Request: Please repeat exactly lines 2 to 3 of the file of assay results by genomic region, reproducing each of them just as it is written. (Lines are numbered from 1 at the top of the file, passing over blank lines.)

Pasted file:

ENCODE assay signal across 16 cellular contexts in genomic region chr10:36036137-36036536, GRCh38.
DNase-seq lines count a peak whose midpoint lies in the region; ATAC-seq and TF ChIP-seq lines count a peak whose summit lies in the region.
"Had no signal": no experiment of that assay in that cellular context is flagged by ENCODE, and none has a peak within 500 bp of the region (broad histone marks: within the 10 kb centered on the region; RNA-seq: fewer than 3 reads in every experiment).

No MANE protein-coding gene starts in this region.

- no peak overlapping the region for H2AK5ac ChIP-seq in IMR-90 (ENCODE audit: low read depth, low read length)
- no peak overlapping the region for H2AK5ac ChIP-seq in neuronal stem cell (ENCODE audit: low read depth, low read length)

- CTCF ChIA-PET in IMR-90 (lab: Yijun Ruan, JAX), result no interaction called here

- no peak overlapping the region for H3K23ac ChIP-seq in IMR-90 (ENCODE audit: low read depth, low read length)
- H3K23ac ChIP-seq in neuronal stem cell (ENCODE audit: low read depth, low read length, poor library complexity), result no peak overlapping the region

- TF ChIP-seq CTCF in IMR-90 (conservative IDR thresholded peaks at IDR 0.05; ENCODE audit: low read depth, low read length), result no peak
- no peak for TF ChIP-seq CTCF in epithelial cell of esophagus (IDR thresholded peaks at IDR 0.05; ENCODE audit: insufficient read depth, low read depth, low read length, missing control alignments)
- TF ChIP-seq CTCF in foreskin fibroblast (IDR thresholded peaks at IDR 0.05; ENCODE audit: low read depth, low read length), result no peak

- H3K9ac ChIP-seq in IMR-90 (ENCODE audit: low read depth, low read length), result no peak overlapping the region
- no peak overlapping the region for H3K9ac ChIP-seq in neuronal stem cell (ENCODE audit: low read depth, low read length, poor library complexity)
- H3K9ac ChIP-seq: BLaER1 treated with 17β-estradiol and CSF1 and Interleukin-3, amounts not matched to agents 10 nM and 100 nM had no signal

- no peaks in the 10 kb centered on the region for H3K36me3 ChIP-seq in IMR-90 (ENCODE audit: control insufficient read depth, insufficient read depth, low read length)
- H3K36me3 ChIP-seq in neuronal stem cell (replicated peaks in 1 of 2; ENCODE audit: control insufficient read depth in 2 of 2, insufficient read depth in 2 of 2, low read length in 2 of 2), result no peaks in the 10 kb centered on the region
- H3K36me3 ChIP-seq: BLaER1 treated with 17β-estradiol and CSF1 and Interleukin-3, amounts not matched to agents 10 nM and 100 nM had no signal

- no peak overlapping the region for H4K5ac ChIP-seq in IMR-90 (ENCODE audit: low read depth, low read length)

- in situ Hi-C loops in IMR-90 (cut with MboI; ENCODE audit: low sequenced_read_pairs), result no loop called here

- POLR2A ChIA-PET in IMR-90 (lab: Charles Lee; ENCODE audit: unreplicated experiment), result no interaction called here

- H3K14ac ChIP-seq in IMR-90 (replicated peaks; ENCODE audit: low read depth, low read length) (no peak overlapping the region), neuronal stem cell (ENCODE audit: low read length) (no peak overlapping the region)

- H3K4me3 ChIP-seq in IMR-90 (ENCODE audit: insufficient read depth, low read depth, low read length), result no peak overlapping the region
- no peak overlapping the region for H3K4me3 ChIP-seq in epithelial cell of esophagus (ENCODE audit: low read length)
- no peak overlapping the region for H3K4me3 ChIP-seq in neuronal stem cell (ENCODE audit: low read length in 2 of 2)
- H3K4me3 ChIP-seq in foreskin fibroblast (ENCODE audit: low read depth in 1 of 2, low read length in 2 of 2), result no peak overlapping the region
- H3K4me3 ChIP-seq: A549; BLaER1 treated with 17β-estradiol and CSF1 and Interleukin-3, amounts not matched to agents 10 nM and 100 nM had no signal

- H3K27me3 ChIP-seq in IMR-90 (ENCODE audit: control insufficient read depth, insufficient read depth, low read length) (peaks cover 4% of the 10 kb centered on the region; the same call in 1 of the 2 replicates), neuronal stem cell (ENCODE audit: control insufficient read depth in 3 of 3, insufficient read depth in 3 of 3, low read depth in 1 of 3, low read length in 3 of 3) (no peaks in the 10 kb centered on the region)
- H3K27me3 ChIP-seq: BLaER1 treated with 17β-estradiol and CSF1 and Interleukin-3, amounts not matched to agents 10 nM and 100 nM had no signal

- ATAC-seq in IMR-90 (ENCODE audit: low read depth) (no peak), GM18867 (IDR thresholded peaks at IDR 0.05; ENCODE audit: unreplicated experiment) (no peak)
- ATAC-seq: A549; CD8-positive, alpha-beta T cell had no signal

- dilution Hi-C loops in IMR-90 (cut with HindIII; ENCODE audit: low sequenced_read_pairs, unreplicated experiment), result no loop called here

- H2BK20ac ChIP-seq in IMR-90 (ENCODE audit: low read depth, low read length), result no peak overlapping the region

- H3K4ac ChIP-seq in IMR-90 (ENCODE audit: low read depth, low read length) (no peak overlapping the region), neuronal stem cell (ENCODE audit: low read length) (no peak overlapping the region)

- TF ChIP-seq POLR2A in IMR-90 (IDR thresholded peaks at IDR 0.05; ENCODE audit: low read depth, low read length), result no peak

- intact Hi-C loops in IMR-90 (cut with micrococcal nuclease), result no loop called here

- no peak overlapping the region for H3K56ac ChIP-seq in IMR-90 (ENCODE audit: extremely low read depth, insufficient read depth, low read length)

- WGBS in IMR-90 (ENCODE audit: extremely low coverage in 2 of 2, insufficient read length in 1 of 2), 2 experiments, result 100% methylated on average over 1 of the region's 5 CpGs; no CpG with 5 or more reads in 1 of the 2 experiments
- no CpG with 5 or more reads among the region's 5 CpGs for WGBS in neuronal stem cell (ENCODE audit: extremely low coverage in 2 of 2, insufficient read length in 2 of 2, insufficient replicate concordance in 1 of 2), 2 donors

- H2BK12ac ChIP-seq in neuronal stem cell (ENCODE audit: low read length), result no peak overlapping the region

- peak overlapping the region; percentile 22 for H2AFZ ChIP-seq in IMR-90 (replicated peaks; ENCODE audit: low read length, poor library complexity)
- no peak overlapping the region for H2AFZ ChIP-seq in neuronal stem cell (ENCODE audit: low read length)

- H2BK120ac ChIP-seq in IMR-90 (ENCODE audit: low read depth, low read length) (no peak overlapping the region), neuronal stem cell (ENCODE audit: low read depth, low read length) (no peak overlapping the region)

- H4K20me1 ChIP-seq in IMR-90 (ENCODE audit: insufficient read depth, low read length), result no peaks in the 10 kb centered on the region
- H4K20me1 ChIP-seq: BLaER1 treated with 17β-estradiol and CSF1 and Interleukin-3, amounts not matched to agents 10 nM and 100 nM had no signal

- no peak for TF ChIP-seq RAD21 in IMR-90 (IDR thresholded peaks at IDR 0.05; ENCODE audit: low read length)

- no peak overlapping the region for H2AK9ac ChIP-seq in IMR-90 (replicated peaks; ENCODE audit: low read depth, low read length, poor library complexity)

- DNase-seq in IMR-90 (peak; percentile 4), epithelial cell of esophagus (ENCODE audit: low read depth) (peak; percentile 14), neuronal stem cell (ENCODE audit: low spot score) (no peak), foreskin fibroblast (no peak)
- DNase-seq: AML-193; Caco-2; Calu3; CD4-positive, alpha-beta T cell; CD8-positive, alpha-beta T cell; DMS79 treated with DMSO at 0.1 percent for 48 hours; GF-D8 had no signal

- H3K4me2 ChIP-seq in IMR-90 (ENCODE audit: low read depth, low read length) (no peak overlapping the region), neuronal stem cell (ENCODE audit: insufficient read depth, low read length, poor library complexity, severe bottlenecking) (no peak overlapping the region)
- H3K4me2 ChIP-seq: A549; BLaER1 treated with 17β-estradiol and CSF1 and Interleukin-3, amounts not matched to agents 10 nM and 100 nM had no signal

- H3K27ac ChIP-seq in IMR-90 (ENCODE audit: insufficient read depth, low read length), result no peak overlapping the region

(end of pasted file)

DNase-seq lines count a peak whose midpoint lies in the region; ATAC-seq and TF ChIP-seq lines count a peak whose summit lies in the region.
"Had no signal": no experiment of that assay in that cellular context is flagged by ENCODE, and none has a peak within 500 bp of the region (broad histone marks: within the 10 kb centered on the region; RNA-seq: fewer than 3 reads in every experiment).